"What are you looking so miserable about? There's a whole ocean of oil under our feet!"
-Daniel Plainview, There Will Be Blood
Good luck convincing everyone, Mr. Plainview. Fact is folks are pretty miserable about oil; they usually are when prices surge. And surely this time prices will tank the markets and economy. Surely this time supply's peaking.
Analysts Say Oil Is the New Dotcom Bubble
By Kathryn Hopkins, The Guardian
People liken oil's run to Technology stocks in the late 1990s, but in our view, that's way off. Euphoria inflated the Tech bubble. Companies with negative profits saw stock prices skyrocket, and IPOs glutted the market until supply outstripped demand and prices crashed. Oil's rise is different. Prices today are demand-driven, not speculative, and there certainly isn't a glut of supply. And there's a ton of skepticism—most energy analysts see oil prices falling precipitously once this "bubble" pops. But as long as the global economy grows and developing countries demand oil, prices will remain firm or rise further. There are only two ways prices can materially drop for an extended period of time: 1) Demand plummets—a bad thing, as it would signal a slowing global economy, or 2) New supply comes online. But bringing new supplies online from discovery to production and building new deepwater rigs takes years.
Another point: Despite rising oil prices in recent years, demand continues growing. That's bullish—a sign of a robust economy demanding energy to fuel growth. Yet some still think high prices are trouble:
Record Oil Fuels Markets' Worst Week in 3 Months
By Kristina Cooke, CNBC.com
Headlines about high oil causing trouble for stocks are common. Yet oil and stock prices aren't meaningfully correlated historically. Even recent history disproves this belief. We're in the fifth year (and counting) of an equity bull market during which oil prices more than doubled. Don't expect higher oil prices to kill stocks—in fact, they'll probably continue to provide great investing opportunities in the Energy sector.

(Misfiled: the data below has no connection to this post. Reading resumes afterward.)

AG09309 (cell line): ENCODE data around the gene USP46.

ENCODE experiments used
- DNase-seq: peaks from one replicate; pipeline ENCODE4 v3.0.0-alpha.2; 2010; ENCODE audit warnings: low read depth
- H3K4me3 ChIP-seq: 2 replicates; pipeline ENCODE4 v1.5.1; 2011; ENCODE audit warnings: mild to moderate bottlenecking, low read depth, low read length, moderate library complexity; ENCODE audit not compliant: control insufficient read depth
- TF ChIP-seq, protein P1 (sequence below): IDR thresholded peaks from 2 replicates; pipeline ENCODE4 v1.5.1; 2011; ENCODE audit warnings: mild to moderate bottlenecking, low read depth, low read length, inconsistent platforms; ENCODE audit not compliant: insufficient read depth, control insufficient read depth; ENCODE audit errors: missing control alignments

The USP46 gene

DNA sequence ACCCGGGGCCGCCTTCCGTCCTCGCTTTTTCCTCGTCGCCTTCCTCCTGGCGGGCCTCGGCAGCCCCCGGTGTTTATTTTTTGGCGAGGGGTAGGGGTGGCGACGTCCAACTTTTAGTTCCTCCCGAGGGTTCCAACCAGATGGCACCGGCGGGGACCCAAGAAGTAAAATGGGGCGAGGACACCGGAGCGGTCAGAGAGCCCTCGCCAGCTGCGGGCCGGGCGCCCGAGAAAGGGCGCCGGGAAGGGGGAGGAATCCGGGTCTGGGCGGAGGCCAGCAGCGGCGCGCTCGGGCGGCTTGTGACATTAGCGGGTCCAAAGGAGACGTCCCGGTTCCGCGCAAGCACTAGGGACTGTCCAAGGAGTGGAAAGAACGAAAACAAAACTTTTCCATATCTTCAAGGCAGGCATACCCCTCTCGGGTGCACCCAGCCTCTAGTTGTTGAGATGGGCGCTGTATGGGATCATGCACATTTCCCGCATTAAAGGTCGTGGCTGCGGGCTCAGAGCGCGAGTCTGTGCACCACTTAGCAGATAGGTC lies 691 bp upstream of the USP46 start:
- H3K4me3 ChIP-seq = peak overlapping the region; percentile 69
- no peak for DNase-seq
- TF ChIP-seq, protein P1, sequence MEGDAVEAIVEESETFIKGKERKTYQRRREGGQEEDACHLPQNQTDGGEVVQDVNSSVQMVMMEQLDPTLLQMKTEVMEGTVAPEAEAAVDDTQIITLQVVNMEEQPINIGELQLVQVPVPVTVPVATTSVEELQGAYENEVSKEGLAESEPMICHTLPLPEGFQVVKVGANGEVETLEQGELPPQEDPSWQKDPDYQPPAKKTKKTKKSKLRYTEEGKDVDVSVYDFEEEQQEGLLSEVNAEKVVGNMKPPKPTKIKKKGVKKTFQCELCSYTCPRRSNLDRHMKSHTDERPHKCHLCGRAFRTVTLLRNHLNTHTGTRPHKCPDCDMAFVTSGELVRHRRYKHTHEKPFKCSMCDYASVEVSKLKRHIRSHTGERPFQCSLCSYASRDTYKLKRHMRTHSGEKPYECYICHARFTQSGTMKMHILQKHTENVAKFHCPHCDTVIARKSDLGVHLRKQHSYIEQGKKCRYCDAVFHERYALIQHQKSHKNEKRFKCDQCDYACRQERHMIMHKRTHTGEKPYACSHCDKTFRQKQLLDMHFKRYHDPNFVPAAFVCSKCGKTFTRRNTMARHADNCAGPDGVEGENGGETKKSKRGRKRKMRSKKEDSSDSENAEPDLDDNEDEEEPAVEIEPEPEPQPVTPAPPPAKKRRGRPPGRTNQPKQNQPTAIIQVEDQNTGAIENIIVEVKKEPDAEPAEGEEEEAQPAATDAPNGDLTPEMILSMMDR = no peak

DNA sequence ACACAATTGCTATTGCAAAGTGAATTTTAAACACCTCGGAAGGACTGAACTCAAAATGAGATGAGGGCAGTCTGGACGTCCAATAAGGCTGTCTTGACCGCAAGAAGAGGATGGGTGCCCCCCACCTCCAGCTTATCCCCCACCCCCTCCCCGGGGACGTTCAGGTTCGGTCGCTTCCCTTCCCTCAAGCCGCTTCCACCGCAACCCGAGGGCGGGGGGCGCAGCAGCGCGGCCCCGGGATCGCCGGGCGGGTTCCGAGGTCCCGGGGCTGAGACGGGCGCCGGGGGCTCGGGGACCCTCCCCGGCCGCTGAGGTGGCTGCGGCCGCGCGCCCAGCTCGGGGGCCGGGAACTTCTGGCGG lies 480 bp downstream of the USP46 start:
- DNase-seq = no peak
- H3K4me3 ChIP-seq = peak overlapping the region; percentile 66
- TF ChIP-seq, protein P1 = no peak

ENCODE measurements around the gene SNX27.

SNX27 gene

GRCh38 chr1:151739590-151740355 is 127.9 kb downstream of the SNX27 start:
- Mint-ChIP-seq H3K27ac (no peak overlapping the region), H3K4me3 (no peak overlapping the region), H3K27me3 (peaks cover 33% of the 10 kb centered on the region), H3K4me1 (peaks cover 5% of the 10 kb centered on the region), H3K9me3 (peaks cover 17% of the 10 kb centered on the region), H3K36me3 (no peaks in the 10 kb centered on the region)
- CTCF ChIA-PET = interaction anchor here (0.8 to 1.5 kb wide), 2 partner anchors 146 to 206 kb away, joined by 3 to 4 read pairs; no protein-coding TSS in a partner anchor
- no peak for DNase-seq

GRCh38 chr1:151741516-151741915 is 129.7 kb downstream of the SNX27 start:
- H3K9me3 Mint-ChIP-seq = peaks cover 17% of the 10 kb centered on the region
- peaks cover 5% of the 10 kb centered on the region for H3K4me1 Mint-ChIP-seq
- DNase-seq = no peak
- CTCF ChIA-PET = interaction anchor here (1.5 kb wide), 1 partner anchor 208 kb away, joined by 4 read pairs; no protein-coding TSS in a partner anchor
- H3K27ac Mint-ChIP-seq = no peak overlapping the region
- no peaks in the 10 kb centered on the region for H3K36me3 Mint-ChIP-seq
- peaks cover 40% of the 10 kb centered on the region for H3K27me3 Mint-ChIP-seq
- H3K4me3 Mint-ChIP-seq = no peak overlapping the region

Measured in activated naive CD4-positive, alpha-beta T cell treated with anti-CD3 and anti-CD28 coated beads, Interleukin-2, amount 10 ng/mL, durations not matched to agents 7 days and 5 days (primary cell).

There's no magical oil price that will kill the markets or the economy. Four dollar gasoline? Europe's still growing with $9 gas, so $4 shouldn't make us holler—it's a relative bargain! Eight years ago, conventional wisdom said $50 oil would sink us; three years ago they said $75 oil; two years ago they said $100 oil was doom. Fact is US energy consumption is still near its long-term average as a percentage of per capita income.
Still, demand is only part of the equation. Folks worry about supply too:
Oil Exporters Are Unable to Keep Up With Demand
By Neil King Jr. and Spencer Swartz, The Wall Street Journal
The last sentence in the previous article sums it up: "The sense in the market is that peak oil is here and that things will only get worse." This might be worrisome … if it weren't an old song. Peak oil disciples have prophesied doom for decades, and they've been wrong every time. Yes, oil is finite, but we won't know when production peaks until well after the fact, since we can't know how much supply remains or when it will become available.
But that's no bother because we won't run out of oil. Ever. Higher energy prices accelerate a substitution effect, creating incentives to find alternatives. Of course this can't happen overnight—it will take time for such changes to catch up with surging demand. Nevertheless, we are seeing some evidence of a forming sea change: France and Italy are ramping up nuclear power, Gordon Brown recently announced plans to do so in the UK, and the US could easily follow suit. Switch to nuclear and peak oil fears go poof. But our cars won't run on nuclear! Supply limitations spur innovation there too—just five years ago, hybrid cars were a pipe dream. Today, they're an increasingly viable technology because companies have a great incentive to develop technology quickly.
Naturally, some folks want a quicker government fix:
Europe Fuel Protests Spread Wider
By Staff, BBC News
Someone stop them! First, blockades don't solve anything—they just disrupt the supply chain, causing price spikes. Second, governments and regulators can't "fix" high oil prices—any legislation will undoubtedly cause unintended harm. We don't need protection from high prices, we need protection from regulators.
The best changes and solutions are market-driven. Expect increased investment in innovation, exploration and extraction of existing oil in all its forms. This can help supply pace demand until we all live happily ever after with clean, nuclear energy—or whatever gets innovated next. And that ocean of oil under Daniel Plainview's feet? It'll be a long time before anyone drinks it all up.
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*The content contained in this article represents only the opinions and viewpoints of the Fisher Investments editorial staff.